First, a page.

Day Five OR Holy priceless stamp collection, Batman! That’s a lot of mail.

February 5, 2012 in Journal

Day Four and 25 letters waiting

It’s Sunday. For most of the world, the mail does not run today, which means you don’t have to mail anything. On the first day off from the Month of Letters Challenge, I thought I would report in on how it was going for me. So far I think it is going really, really well. I should pause here to say that I did not expect this to go viral but, lo, it has. I have no idea how many people are participating at this point beyond suspecting that it is way more than the number of people registered at the website.

The Month of Letters Challenge has been covered by The Guardian, the New York TimesThe SpectatorGalleyCat, and blogs in languages ranging from English to Hebrew. I had no idea — NO idea that it would take off like this. I think it has because I’m not the only one for whom the computer has become a place of work. Other people also want to step back a little and letter writing allows you to do that without pretending that you don’t also love the internet.

I have, at this point, answered seventy-seven letters or postcards and that only takes us through Day Four. Yes. That is a lot of correspondence. But I am loving it. I’m hearing from people that I would never get to talk to otherwise. Housewives from Lousiana, fountain pen enthusiasts from Minnesota, artists from Estonia… It’s amazing.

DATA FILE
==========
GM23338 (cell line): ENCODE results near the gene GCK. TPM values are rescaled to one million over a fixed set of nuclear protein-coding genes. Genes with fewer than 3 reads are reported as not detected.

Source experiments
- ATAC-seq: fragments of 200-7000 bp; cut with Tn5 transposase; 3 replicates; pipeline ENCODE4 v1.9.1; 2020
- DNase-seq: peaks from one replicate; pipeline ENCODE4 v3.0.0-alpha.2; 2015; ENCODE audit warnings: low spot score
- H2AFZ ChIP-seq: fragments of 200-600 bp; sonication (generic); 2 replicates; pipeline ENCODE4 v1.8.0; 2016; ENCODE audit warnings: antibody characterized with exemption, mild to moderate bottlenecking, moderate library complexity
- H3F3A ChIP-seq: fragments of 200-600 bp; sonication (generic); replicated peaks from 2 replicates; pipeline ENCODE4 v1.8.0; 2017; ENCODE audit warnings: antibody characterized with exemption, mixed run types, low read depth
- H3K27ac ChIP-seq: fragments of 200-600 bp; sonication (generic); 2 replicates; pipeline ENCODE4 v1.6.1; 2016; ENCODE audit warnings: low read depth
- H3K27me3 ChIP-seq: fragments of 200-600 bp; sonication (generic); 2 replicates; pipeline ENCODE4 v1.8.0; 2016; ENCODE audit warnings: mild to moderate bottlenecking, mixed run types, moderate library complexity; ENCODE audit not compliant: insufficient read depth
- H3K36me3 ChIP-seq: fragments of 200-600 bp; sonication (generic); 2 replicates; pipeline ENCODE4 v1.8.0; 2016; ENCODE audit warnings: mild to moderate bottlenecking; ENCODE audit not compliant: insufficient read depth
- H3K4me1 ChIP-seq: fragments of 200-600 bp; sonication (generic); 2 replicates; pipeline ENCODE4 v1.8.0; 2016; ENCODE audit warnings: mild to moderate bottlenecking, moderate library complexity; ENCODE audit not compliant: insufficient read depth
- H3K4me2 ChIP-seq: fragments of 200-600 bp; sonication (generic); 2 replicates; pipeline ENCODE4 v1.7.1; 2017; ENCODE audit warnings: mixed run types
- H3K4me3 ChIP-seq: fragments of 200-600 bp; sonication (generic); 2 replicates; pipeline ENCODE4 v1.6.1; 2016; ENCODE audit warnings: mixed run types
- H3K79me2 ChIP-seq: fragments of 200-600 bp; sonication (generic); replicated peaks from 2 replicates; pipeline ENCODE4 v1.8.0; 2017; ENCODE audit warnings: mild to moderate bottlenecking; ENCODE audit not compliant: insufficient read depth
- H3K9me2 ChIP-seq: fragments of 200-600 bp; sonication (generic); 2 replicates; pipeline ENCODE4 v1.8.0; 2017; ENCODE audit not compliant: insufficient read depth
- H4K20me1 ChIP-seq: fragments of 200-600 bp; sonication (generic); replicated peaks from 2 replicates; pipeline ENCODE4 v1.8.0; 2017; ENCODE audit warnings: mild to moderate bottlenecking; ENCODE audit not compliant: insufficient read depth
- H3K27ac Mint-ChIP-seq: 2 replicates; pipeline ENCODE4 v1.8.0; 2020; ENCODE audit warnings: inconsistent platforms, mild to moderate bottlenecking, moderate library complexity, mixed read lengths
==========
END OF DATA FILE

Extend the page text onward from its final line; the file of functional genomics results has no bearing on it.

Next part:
As much as that, I’m also loving sending out mail to my friends. Before the month started, I used the Month of Letters Calendar to decide who I would write to each day. Even with the volume of mail that has been coming in, I’m still mailing something to one of my friends every day, knowing that they probably won’t write back.

That’s okay. They don’t have to. What’s satisfying is taking the time to think about them and — weirdly — to complete a task. Jackie Gamble pointed this out to me and, by gum, she’s right.

Apart from the magic, which is undeniable, I’m enjoying the sense of accomplishment. It only takes a few minutes to write, seal, stamp, and walk down to my mailbox. As soon as I flip up the flag, I’m done. I’ve accomplished what I set out to do. If only all goals were as easily met! That’s magic, too, I think.

Having a goal of mailing one thing a day is a simple, achievable task. It means that there is at least one thing every day that I can complete and feel good about. You know? So many things that I need to do are open ended.

Yes, I’ve finished writing Without a Summer, but it’s just a second draft. Yes, I’ve finished proofing Glamour in Glass, but I have to plan the launch party. Yes, I’ve finished carving the Fuzzy’s toes, but I still have to ship him. There’s almost always one more step, even after finishing something. Not so with a letter. Once it is in the mail, you have completed your task. All that remains is the potential that someone might write back.

So, yes. Having a passel of people to write back to is terrifying, but awesome.

Are you participating? If so, how’s it going for you?

13 responses to Day Five OR Holy priceless stamp collection, Batman! That’s a lot of mail.

  1. Hello Mary.
    Last year I participated in 52 weeks/52 letters blog challenge and I went from an occasional letter writer to an addict! My final tally was 229 pieces of mail leaving my hands in 2011. I have become a ‘good mail day’ fan and have met some wonderful people in the mail to share mail art and notes with. These folks stimulate my creativity, encourage me and often are voracious readers and introduce me to new titles to read. A very fun addiction!